From Dawn to Decadence: 500 Years of Western Cultural Life, 1500 to the Present
by Jacques Barzun
HarperCollins, 877 pp., $36.00
“All is true.” In the original edition of Le père Goriot, Balzac left this terse epigraph in English. It is the subtitle or alternate title of Henry VIII, an unfinished play uncertainly attributed to Shakespeare. The epigraph acknowledges Balzac’s profound admiration of the Bard. At the same time, it affirms the cumulative and competitive veracity of Balzac’s immense fictional universe. But I believe that these three childishly simple words also imply a dilemma.
Artists and writers constantly confront the teeming plenitude of the natural world that surrounds us on all sides, temporal and spatial. Both the novelist and the historian, if they lower their guard for an instant, can feel overwhelmed, obliterated, not so much by nothingness and emptiness as by the superfluity of existing things and creatures and events. A flood of sensations and of material reality can destroy our hold on life and self. “All is true” can be better interpreted as a cry of desperation than as the purr of serene contemplation. Can we hold our ground in the face of the world’s sheer profusion?
Balzac, like a great gladiator in his long bathrobe, brooding over a coffee urn, created a proliferating anti-universe called The Human Comedy. A less pugnacious mind—say a historian’s—will try to hold on against the profusion of life by finding shapes and patterns in that swarm of events. Stories, both historical and fictional, represent our principal means of staying sane, of weathering the typhoon of consciousness. “All is true” does not so much assent to the undifferentiated existence of everything as recognize the need to simplify, to reduce the world to livable dimensions, to choose out of the plenitude some terrain on which to build our settlement.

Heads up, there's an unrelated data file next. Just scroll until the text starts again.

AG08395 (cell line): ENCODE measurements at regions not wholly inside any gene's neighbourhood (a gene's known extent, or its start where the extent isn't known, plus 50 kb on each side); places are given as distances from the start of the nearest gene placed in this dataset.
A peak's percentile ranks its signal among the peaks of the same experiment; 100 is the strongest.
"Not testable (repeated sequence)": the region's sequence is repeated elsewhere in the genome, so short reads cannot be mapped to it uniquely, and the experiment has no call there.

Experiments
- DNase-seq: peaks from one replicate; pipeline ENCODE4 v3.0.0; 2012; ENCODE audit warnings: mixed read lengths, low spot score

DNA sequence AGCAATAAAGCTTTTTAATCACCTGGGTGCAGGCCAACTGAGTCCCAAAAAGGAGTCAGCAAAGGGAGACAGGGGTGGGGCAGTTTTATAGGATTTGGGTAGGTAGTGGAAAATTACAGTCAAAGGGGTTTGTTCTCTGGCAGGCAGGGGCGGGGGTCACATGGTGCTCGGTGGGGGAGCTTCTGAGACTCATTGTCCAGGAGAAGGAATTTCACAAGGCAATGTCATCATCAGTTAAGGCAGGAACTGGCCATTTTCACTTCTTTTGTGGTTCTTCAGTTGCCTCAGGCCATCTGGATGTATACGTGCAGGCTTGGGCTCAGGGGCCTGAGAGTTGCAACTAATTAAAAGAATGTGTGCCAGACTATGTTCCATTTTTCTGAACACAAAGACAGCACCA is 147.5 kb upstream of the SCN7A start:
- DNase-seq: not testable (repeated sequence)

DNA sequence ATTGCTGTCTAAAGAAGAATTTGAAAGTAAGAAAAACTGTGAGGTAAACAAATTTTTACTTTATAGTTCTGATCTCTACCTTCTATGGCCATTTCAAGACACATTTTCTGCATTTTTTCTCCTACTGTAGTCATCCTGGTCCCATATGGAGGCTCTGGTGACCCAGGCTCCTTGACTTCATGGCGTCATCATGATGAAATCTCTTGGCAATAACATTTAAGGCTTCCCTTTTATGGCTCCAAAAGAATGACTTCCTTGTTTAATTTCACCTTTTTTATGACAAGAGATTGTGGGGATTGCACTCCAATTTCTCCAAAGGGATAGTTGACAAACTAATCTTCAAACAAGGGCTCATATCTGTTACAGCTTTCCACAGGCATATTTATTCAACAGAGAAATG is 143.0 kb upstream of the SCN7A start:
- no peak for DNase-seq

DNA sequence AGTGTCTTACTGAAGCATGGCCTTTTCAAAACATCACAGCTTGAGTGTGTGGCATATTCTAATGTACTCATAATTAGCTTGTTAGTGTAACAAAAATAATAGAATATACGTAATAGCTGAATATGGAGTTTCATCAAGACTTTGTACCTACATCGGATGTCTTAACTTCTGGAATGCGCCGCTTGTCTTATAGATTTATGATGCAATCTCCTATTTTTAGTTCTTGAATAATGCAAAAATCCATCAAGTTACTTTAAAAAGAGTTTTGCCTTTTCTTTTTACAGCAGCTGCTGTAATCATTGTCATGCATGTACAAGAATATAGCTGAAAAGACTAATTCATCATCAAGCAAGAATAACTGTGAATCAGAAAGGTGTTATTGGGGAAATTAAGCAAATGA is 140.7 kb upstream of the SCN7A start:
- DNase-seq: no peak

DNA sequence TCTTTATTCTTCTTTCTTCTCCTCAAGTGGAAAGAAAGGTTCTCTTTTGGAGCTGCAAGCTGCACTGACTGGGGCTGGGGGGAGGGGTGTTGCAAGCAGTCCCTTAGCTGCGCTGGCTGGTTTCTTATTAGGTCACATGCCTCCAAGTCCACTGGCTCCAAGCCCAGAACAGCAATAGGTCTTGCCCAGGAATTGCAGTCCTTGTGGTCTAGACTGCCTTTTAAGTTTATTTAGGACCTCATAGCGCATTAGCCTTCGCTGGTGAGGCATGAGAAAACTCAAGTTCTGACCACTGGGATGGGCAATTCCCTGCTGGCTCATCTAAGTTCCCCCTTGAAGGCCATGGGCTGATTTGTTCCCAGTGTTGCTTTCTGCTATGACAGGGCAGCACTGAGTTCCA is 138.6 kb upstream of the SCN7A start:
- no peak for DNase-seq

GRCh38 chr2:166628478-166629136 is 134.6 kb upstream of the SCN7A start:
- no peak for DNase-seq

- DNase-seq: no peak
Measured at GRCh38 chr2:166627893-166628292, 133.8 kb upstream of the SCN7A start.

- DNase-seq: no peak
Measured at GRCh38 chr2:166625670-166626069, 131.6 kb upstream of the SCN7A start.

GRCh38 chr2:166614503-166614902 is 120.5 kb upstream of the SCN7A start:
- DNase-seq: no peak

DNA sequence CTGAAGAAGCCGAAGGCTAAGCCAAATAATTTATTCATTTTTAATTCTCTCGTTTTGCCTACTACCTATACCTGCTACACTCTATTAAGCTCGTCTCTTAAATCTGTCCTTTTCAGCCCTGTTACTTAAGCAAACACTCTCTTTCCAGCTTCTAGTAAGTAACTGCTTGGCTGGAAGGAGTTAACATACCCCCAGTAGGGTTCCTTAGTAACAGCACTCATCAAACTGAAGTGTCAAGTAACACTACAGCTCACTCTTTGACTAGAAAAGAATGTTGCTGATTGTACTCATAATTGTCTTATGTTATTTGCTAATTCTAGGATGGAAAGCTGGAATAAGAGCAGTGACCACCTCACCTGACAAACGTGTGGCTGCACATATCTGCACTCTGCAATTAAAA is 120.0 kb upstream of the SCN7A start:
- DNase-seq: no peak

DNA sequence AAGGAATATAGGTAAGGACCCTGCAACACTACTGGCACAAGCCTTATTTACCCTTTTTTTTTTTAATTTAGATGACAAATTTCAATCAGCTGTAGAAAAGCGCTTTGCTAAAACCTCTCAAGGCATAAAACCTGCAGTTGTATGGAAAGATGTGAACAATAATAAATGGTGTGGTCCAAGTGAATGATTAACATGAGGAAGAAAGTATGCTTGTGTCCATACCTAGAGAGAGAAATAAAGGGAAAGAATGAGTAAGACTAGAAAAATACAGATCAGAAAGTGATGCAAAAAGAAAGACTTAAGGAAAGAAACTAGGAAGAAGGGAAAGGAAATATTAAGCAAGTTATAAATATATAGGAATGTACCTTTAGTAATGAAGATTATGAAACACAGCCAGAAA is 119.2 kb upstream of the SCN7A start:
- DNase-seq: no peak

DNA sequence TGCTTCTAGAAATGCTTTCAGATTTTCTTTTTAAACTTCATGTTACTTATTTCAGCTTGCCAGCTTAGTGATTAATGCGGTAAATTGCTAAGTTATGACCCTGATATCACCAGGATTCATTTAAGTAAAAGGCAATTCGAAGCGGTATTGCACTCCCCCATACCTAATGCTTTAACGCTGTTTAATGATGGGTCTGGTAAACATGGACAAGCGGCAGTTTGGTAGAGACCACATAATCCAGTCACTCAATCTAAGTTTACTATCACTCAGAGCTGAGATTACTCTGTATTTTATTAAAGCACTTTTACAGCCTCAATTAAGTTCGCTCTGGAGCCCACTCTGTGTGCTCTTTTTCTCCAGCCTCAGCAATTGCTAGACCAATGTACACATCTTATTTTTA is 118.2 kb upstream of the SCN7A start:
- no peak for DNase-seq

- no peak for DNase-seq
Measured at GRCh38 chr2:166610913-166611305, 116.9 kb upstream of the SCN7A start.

It is history that concerns us here, as a source of stories and as an evolving discipline. In an era when the culture is organized to support a great number of scholars producing a wide variety of historical works, what kind of history do we need most? Is the question even pertinent? For we seem to have everything already: a tendentious five-volume history of everybody’s private life from antiquity to the present; a corrective multivolume treatment of the bourgeoisie in the nineteenth century; a thousand pages of anecdotes to argue that our modern world was born between 1815 and 1830; a jovial volume to recall how the Irish saved civilization from extinction during “the Dark Ages.” The newest history titles freely mix fact and fiction for jaded palates. Enterprising biographers obtain passkeys that open all archives and brush aside all remnants of privacy. Could we possibly wish for anything more from historians?
Despite its freedoms in the past half-century, history has been squeezed from many directions. In our schools, progressive reforms swept up history and geography into a shapeless container called Social Studies tending constantly toward the contemporary. In higher education, history cannot be made to fit into the Procrustean bed of the tripartite division of disciplines into humanities …